Published by Anonymous (not verified) on Mon, 27/08/2018 - 2:12am in

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The much-honored and beloved playwright Neil Simon has passed away at the age of 91. I re-post my recommendations for two of his most entertaining movies, and gratitude for making me laugh very hard many times:

***

There is an above average Jimmy Stewart movie called “No Time for Comedy“, in which he is cast as Gaylord Esterbrook. Gaylord writes hilariously funny plays yet feels he should write dramatic productions of greater weight in order to be a “serious writer”…but his effort to do so is disastrous. The movie always makes me think of Neil Simon. When he tries to be dramatic he is often manipulative, soppy, boring or pretentious. Films like “California Suite” make me ape Homer Simpson’s reaction to watching Garrison Keillor (Homer beats the idiot box yelling “Stupid TV! BE MORE FUNNY!”).

But when Simon gets over himself and just tries to be funny, he can be absolutely, rib-ticklingly, delightfully enjoyable. This week’s double feature recommendation highlights Simon at his gutbusting best in two loosely linked comedies directed by Robert Moore: Murder by Death (1976) and The Cheap Detective (1978).

Both films are affectionate parodies of fictional detectives from the movies. Nick and Nora Charles, Charlie Chan, Sam Spade, Miss Marple and Hercule Poirot are sent up in Murder by Death. The Cheap Detective focuses only on Sam Spade (renamed Lou Peckinpaugh) as he works his way through the plots of many Humphrey Bogart classics, including the Maltese Falcon, the Big Sleep and Casablanca. There is murder and intrigue in both films and a plot as well, but who cares?: The purpose is laughter and laugh you will if you have a funny bone in your body.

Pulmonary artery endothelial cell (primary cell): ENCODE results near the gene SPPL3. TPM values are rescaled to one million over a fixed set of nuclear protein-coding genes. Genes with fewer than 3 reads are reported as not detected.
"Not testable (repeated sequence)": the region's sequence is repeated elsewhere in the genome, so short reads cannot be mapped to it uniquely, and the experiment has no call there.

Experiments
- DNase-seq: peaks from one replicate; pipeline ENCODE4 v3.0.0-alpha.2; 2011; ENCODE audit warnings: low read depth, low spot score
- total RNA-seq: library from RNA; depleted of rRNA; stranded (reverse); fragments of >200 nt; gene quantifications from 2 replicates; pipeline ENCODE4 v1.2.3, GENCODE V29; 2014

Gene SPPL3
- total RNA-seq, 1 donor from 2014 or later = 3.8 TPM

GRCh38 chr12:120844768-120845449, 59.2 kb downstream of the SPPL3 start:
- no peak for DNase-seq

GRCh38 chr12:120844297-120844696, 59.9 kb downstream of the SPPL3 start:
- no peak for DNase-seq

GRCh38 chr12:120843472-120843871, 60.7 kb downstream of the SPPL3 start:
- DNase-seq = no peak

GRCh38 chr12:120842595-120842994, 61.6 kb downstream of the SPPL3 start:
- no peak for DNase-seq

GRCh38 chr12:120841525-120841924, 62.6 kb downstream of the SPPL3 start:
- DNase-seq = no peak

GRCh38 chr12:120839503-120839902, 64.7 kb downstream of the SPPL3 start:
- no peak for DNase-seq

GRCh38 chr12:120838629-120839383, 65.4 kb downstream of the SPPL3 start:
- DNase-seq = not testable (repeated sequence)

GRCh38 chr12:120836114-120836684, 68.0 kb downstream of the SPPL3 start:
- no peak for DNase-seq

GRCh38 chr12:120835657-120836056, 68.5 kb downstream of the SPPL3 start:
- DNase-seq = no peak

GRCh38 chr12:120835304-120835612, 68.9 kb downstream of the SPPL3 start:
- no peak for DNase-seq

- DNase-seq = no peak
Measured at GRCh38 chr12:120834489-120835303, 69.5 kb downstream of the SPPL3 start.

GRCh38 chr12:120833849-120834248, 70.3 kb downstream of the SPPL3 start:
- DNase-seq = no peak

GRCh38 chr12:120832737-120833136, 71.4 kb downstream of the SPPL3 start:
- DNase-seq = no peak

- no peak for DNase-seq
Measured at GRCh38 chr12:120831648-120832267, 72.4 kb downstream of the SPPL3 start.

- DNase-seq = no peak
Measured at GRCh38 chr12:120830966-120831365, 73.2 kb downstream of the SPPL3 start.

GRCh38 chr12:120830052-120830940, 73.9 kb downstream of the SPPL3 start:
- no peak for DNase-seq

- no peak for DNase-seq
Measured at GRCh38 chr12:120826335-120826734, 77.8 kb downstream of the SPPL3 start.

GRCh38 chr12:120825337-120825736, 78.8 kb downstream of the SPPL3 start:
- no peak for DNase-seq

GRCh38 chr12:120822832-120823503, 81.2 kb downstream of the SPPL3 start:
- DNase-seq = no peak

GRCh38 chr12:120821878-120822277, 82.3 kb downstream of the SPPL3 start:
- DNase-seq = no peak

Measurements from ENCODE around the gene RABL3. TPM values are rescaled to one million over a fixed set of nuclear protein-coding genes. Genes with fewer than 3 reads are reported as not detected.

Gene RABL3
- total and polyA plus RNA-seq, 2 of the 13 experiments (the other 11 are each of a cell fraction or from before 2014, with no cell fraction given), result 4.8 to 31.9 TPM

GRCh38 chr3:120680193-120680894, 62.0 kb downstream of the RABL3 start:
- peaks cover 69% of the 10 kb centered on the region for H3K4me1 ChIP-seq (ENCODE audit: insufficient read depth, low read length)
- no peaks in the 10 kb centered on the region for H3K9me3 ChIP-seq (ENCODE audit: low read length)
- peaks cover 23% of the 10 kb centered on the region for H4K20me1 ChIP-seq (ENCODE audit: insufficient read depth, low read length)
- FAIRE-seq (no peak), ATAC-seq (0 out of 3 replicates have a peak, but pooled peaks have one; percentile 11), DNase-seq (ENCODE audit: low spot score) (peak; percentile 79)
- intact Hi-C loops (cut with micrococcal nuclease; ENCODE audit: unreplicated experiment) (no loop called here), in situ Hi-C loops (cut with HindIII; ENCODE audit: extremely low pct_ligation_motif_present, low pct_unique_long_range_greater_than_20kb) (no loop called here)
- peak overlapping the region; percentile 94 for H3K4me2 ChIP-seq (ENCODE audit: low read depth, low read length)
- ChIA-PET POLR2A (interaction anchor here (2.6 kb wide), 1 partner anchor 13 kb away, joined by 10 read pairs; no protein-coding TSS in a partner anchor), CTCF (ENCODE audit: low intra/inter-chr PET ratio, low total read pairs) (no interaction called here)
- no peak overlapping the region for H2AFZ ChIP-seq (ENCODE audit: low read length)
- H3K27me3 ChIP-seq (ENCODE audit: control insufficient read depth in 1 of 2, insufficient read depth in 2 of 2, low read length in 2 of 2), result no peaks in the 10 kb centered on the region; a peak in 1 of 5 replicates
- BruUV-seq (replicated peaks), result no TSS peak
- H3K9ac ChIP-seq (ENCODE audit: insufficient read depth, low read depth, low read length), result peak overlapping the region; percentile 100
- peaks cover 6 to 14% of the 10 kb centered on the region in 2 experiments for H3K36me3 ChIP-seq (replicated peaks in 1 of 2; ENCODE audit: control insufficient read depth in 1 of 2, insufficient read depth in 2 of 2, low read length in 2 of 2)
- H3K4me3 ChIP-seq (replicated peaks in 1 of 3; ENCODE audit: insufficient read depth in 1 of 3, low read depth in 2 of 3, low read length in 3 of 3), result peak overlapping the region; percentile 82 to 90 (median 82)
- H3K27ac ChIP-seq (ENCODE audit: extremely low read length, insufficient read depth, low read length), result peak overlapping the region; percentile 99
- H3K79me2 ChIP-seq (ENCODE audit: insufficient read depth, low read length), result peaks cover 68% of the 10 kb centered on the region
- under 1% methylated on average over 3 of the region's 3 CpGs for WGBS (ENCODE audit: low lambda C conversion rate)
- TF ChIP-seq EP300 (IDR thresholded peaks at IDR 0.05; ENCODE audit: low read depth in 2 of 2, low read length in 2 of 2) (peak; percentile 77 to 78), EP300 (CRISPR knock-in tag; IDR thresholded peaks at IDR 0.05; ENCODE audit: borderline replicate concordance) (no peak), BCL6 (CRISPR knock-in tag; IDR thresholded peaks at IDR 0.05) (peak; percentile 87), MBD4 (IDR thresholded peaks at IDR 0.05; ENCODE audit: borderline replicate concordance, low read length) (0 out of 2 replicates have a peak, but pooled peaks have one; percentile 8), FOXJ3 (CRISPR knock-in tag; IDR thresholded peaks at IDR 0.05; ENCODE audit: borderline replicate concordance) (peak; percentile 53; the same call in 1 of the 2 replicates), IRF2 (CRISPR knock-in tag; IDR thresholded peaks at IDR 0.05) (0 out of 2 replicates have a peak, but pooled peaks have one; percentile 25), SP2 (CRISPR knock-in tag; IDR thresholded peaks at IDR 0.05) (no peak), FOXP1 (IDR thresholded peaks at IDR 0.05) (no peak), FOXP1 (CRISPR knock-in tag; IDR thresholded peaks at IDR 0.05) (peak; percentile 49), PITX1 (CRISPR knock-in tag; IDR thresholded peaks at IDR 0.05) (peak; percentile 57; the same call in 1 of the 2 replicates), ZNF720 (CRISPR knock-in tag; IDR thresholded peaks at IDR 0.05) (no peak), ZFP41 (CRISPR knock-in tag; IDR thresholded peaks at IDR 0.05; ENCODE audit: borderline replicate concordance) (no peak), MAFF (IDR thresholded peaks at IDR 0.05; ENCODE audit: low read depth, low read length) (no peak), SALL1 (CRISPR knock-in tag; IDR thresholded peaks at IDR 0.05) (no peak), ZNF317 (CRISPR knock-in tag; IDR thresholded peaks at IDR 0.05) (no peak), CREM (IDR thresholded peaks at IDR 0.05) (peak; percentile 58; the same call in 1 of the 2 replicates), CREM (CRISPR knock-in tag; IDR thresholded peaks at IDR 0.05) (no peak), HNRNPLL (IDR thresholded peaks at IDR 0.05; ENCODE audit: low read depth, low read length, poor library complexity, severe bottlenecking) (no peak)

The cast is gold, a simply stunning array of talent (some of whom appear in both movies): Peter Falk, Eileen Brennan, James Coco, David Niven, Maggie Smith, Alec Guiness, Peter Sellers, Marsha Mason, James Cromwell, Nancy Walker, Elsa Lanchester, Sid Caesar and many more. Everyone knows what they are doing and gets every conceivable laugh out of Simon’s scripts.

My favorite bits are hard to choose from such an embarrassment of comedy riches, but I will try. In Murder by Death: The best ever update of “Who’s on First”, featuring a butler named JamesSir Bensonmum and his father Howodd Bensonmum. In the Cheap Detective: Betty DeBoop’s stage number and first encounter with Lou Peckinpaugh (“You made me swallow my gum”).